PositiveThe Guardian (UK)One of the many fascinations of Judith Flanders’s book is that it reveals what a weird, unlikely creation the alphabet is ... Alphabetical order, however, had a much longer and more circuitous road to dominance. A Place for Everything tells this complex and layered story ... At times this account of the ordering of information feels a little too linearly ordered and exhaustively informative ... I began to think that an alphabetical arrangement by theme might have introduced some refreshing randomness, allowing for quirky connections and digressions. Buried in the book’s dutiful attention to detail, though, lies an intriguing history not just of alphabetical order but of the human need for both pattern and intellectual efficiency.
PositiveThe New York Times Book ReviewAfter this slightly forced attempt at with-itness, What’s Your Pronoun? settles down into a scrupulous and absorbing survey. Its great virtue is to show that these issues are nothing new ... Baron’s book layers on rather too many examples of historical usage, including a 60-page \'chronology of gender-neutral and nonbinary pronouns\' at the end. This scholarly assiduousness, though, also makes him the ideal pilot through these contentious political-linguistic waters. If you want to know why more people are asking \'what’s your pronoun?\' then you (singular or plural) should read this book.
PositiveThe Guardian (UK)... a skilful summation of the latest research on how languages emerge, change, convey meaning and influence how we think ... This is quite a scholarly and serious book. I admired its refusal to lighten its denser arguments with that jokey \'here comes the science bit\' flippancy that so often grates in non-fiction books on complex topics. Shariatmadari’s style is never less than clear, but there isn’t too much handholding. His account requires a little patience, but then so does linguistics. Stick with it and it is a meaty, rewarding and even necessary read.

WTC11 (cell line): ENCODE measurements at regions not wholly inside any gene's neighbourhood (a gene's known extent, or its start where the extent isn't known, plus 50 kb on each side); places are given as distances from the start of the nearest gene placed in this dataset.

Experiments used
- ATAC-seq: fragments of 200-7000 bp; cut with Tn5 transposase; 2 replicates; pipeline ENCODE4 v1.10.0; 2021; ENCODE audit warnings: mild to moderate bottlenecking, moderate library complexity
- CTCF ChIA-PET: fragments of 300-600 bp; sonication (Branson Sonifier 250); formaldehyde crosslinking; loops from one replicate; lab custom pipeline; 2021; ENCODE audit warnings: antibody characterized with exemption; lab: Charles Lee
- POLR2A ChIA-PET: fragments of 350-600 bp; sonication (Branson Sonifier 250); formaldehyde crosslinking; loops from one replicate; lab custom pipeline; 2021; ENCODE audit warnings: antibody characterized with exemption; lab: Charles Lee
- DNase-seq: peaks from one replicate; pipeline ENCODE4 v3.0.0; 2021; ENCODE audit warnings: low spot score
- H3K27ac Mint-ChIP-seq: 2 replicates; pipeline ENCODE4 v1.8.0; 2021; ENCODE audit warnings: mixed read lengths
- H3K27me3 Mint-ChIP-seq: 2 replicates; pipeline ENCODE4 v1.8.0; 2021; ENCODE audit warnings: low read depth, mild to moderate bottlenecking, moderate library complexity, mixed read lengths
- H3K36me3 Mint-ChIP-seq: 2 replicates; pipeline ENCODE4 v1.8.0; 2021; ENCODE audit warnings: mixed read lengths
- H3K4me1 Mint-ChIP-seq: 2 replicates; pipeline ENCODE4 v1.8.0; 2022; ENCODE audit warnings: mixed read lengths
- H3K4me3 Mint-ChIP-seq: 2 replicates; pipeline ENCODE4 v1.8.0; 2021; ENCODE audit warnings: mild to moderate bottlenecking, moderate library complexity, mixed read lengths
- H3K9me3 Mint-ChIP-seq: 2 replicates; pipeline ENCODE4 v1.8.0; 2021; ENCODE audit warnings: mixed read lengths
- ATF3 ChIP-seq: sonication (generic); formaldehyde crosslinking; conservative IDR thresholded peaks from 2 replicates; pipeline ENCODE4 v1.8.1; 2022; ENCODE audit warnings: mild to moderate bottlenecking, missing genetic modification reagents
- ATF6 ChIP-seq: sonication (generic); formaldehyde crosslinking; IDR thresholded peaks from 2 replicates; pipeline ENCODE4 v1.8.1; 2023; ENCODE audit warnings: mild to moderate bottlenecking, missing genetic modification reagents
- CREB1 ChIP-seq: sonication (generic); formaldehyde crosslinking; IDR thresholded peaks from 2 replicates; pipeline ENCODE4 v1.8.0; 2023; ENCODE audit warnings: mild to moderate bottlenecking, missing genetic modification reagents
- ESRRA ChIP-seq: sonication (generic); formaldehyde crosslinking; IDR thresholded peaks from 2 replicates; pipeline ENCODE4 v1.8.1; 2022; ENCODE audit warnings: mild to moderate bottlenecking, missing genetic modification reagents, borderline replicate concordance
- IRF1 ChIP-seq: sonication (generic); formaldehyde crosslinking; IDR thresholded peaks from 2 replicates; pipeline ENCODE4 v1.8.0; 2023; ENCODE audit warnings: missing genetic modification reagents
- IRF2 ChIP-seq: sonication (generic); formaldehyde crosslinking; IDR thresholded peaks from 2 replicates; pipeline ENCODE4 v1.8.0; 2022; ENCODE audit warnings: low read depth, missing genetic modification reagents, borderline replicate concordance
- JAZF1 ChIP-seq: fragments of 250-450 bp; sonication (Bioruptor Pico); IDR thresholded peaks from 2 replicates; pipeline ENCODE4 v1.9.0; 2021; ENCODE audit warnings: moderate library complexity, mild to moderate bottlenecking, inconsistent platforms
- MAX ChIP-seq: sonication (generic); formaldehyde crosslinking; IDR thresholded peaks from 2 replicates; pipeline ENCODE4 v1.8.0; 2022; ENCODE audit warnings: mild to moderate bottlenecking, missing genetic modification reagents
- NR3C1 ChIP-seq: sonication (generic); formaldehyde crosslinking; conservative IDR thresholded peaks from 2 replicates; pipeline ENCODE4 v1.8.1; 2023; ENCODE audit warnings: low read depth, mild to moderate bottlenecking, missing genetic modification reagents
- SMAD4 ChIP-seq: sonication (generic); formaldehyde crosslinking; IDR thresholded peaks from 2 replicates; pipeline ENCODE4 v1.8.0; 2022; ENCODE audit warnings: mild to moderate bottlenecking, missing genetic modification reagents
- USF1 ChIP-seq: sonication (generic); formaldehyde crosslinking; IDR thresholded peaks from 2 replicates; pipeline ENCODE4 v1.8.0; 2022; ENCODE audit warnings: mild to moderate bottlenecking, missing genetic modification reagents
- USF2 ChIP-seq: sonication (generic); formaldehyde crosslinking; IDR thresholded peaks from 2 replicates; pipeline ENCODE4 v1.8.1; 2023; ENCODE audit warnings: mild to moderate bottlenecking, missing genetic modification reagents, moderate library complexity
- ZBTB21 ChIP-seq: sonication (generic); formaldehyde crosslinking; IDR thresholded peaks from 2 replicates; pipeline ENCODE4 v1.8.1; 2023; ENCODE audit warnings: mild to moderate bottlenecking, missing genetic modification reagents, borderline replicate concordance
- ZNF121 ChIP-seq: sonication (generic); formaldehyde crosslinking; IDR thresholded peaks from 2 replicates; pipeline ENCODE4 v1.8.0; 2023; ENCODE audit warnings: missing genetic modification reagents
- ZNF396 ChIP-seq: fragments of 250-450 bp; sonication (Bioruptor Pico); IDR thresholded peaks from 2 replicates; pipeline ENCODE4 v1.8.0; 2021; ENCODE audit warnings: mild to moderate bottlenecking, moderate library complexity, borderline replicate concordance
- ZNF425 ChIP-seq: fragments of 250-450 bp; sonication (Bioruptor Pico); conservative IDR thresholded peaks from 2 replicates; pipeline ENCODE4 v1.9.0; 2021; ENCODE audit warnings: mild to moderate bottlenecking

PositiveThe Times Literary SupplementScott’s mode of argument is freewheeling and associative ... His tone is that of a digital insider, watchful and unblinkered but never a Jeremiah. Picnic Comma Lightning is, in fact, scrupulous almost to a fault. Sometimes Scott worries away for too long at an idea, and his range of reference, from Winnie the Pooh to Jacques Lacan, can be dizzying. But his project—to carve out a more reflective space, a \'poeticized reality,\' in this four-dimensional world—feels admirable and necessary. In an era of anti-nuance, such meticulousness is a tonic.
RaveThe GuardianMore of Keeping On Keeping On than Bennett’s two previous collections – just over half – consists of an expanded version of the diaries that he publishes annually in the London Review of Books ... In Bennett’s diaries, as with all the more personal writings collected here, we find his familiar public persona overlain with something scratchier and less biddable ...a thoughtful, decent man seeking ordinary pleasures and facing ordinary defeats ... What lifts Bennett’s diaries out of the ordinary, and what Palin’s don’t have, is that they are also a kind of commonplace book, home to aphoristic wisdoms on random things ... Bennett’s are a happy exception. For such a mixed bag, this book still feels like a coherent whole ... Every piece here conveys the sense of an idiosyncratic and cussed mind, alive and open to the world.
MixedThe GuardianJohnson is an engaging writer, unable to bore the reader even when you know what his point is going to be. His method is to start with an odd detail and then trace its even odder effects on unrelated fields ... Johnson, as you can tell, has a flair for the telling fact that would thrill a QI elf ... But Johnson’s concept of play feels too broad to be really useful...Johnson’s idea of play is fuzzier: it includes fashion, shopping, food, taste, phantasmagoria, magic, sport, gambling, coffee houses, mountaineering and zoos. With a little finessing, his book might easily have been a history of serendipity or of aimless curiosity ... Johnson has a disarming but not always convincing optimism. Not that he ignores the darker aspects: he suggests that the desire for cotton, which greatly intensified the slave trade and the gruesome working conditions of early industrialisation, may have been the worst thing to happen to the world between 1700 and 1900. But the basic arc is towards a more enlightened present ... I do hope he is right, but this sense of history as pulled along by 'the propulsive force of delight' feels a little overtaken by events.
RaveThe GuardianJames has always been a generous critic – not in the sense of letting bad work off the hook, or in showering good work with superlatives, but in giving munificently of his time, and in using it to pay careful attention ... he takes TV seriously enough to make jokes about it that simultaneously dispense a critical wisdom ... people like James have shown how joyful and life-enhancing the analysis of popular culture can be.